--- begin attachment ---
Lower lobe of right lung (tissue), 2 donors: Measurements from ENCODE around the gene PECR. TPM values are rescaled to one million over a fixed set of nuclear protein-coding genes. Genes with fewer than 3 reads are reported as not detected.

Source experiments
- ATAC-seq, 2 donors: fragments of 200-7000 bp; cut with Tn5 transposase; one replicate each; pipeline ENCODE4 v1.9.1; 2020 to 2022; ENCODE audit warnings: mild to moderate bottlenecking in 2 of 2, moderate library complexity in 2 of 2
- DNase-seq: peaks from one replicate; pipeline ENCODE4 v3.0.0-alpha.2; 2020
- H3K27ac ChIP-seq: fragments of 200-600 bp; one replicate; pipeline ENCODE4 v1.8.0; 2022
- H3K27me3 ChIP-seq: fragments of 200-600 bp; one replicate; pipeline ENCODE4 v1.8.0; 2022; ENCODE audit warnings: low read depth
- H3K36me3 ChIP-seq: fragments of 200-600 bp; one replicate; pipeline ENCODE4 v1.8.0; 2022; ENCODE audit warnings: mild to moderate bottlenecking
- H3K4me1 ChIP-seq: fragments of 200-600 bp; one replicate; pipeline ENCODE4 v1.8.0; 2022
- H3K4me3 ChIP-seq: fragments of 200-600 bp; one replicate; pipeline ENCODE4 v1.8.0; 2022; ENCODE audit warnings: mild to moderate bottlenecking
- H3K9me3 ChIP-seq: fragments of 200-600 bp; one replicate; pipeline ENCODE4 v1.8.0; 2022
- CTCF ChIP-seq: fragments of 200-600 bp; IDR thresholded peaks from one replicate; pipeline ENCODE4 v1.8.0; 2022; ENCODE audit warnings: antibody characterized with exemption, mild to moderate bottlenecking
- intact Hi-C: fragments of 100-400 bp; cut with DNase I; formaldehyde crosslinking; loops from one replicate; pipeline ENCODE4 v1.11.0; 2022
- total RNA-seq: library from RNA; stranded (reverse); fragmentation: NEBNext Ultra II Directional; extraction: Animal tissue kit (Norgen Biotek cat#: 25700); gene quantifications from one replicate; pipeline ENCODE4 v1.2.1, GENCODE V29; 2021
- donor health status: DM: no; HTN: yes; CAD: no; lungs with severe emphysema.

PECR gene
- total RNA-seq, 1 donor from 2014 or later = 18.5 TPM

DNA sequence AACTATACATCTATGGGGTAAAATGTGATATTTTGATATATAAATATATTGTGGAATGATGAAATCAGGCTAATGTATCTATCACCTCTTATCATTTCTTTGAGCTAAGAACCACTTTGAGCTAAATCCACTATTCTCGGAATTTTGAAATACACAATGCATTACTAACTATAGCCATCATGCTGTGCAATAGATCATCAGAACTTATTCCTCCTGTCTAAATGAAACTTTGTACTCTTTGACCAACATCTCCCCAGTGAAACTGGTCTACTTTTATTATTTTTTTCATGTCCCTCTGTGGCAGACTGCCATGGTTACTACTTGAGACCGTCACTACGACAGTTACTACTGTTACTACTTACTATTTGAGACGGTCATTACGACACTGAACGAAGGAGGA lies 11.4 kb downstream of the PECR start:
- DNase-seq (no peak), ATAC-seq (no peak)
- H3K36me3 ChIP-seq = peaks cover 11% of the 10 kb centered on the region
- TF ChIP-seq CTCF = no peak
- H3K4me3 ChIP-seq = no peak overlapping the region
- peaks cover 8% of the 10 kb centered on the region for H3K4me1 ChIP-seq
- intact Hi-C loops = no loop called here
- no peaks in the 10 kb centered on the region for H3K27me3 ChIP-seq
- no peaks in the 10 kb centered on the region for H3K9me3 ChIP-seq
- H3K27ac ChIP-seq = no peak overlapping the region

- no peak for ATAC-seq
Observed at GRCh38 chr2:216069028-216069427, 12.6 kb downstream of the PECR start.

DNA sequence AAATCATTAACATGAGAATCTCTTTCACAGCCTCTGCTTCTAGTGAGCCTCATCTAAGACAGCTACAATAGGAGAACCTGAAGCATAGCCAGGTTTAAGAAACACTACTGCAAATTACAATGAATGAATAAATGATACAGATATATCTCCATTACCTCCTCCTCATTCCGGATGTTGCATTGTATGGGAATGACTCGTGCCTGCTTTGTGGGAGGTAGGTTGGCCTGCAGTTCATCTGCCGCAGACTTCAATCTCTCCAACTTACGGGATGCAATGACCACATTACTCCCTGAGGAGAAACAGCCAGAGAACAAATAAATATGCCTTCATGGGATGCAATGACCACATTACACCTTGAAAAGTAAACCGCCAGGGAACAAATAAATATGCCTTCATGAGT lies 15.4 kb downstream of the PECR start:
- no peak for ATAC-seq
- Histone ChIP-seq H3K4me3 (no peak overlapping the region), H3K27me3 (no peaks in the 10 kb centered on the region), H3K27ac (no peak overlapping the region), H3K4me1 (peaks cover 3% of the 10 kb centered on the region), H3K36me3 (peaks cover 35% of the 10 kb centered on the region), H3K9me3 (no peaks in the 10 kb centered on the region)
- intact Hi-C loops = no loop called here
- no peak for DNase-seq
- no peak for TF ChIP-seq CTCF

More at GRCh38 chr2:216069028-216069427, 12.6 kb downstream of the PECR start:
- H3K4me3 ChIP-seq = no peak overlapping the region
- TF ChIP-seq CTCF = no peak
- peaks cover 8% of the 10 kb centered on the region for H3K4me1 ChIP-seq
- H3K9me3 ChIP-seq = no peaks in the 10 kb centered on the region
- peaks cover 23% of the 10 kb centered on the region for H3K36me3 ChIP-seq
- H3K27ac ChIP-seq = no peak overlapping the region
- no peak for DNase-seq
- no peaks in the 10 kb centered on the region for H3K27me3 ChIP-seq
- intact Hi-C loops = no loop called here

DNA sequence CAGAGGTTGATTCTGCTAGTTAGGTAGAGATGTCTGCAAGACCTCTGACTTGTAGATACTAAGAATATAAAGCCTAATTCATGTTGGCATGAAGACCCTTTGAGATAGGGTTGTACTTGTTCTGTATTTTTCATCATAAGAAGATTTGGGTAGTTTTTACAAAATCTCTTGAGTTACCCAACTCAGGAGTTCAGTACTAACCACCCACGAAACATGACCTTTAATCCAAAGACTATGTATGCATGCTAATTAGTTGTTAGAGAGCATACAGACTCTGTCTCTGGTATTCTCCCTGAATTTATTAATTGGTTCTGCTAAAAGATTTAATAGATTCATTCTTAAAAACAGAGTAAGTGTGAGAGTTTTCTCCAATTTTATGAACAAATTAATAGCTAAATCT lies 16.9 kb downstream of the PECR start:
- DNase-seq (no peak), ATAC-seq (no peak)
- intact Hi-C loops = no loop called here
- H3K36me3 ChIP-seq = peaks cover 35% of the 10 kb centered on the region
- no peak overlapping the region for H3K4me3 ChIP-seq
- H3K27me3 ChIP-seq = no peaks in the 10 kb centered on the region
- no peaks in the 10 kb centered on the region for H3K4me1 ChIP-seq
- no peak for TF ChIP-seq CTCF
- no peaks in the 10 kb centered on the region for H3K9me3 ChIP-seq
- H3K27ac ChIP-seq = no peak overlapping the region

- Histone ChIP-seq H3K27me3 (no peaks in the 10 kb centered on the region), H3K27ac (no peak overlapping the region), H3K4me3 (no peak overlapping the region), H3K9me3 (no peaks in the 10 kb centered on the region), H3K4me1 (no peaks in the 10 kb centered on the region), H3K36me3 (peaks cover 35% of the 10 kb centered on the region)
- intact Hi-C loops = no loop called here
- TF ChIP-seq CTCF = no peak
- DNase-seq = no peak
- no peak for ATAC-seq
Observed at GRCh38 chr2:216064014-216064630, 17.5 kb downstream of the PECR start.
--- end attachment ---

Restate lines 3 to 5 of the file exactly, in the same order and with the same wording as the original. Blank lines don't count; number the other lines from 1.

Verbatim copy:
- ATAC-seq, 2 donors: fragments of 200-7000 bp; cut with Tn5 transposase; one replicate each; pipeline ENCODE4 v1.9.1; 2020 to 2022; ENCODE audit warnings: mild to moderate bottlenecking in 2 of 2, moderate library complexity in 2 of 2
- DNase-seq: peaks from one replicate; pipeline ENCODE4 v3.0.0-alpha.2; 2020
- H3K27ac ChIP-seq: fragments of 200-600 bp; one replicate; pipeline ENCODE4 v1.8.0; 2022